5. For a summary of the subject as treated in eighteenth-century decorative arts, see Meredith Chilton. Harlequin Unmasked: The Commedia dell’Arte and Porcelain Sculpture. George R. Gardiner Museum of Ceramic Art, Toronto. New Haven, 2001, and see p. 150 for a discussion of Anselmo with a cocked hat and cane. For Zick see Othmar Metzger. "Januarius Zicks Entwürfe für Intarsien David Roentgens." Pantheon 39, no. 2 (April–June 1981), pp. 176–79; Josef Strasser. Januarius Zick, 1730–1797: Gemälde, Graphik, Fresken. Weissenhorn, 1994; Daniëlle O. Kisluk-Grosheide. "Versailles au Metropolitan Museum de New York." Versalia, no. 8 (2005), p. 88.
6. "aux allemands pour une grande commode L 2400"; Comte R. de Beauchamp. Comptes de Louis XVI. Paris, 1909, p. 71 (cited in Christian Baulez. "David Roentgen et François Rémond: Une collaboration majeure dans l’histoire du mobilier européen." L’estampille/L’objet d’art, no. 305 (September 1996), p. 101); Dietrich Fabian. Abraham und David Roentgen: Das noch aufgefundene Gesamtwerk ihrer Möbel- und Uhrenkunst in Verbindung mit der Uhrmacherfamilie Kinzing in Neuwied. Leben und Werk, Verzeichnis der Werke, Quellen. Bad Neustadt an der Saale, 1996, p. 347, doc. no. 2.171 [translated from the French]).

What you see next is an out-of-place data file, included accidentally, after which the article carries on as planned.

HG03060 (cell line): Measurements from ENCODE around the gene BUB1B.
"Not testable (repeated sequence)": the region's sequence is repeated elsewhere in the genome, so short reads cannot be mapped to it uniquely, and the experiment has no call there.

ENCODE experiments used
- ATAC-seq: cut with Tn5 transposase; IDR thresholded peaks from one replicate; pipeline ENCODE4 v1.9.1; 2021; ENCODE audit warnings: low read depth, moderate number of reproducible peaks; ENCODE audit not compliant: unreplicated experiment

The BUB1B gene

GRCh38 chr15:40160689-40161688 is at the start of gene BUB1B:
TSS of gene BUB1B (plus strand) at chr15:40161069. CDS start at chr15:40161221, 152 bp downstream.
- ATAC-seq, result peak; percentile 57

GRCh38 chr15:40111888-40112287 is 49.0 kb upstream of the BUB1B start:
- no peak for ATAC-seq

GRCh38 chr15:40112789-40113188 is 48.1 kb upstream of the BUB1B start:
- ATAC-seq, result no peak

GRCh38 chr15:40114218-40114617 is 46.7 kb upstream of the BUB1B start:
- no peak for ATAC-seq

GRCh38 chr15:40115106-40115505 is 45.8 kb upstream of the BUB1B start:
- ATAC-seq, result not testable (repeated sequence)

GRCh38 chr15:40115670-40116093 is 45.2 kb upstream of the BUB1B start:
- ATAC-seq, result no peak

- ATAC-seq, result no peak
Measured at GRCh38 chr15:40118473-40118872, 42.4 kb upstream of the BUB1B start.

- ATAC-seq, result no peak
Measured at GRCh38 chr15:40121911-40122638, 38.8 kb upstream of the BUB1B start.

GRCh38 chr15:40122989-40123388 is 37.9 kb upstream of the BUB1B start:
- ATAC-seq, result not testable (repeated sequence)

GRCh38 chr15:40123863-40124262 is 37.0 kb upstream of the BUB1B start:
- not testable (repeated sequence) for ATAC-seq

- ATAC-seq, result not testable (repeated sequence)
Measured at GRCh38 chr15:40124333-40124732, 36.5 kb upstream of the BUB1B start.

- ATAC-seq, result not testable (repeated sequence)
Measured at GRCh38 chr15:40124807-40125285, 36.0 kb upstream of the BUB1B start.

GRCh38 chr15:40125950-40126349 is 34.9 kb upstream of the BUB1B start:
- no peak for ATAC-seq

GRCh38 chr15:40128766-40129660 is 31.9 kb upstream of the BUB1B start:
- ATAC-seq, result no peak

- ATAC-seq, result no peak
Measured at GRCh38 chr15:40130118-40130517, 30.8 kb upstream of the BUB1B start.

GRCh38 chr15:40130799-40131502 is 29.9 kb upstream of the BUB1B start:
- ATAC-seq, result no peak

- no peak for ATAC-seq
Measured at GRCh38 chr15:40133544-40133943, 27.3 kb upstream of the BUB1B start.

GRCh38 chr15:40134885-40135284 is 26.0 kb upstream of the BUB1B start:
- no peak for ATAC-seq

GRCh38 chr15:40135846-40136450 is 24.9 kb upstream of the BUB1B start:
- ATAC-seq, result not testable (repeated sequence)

7. Following is the full text of the 1792 Versailles inventory and the English translation.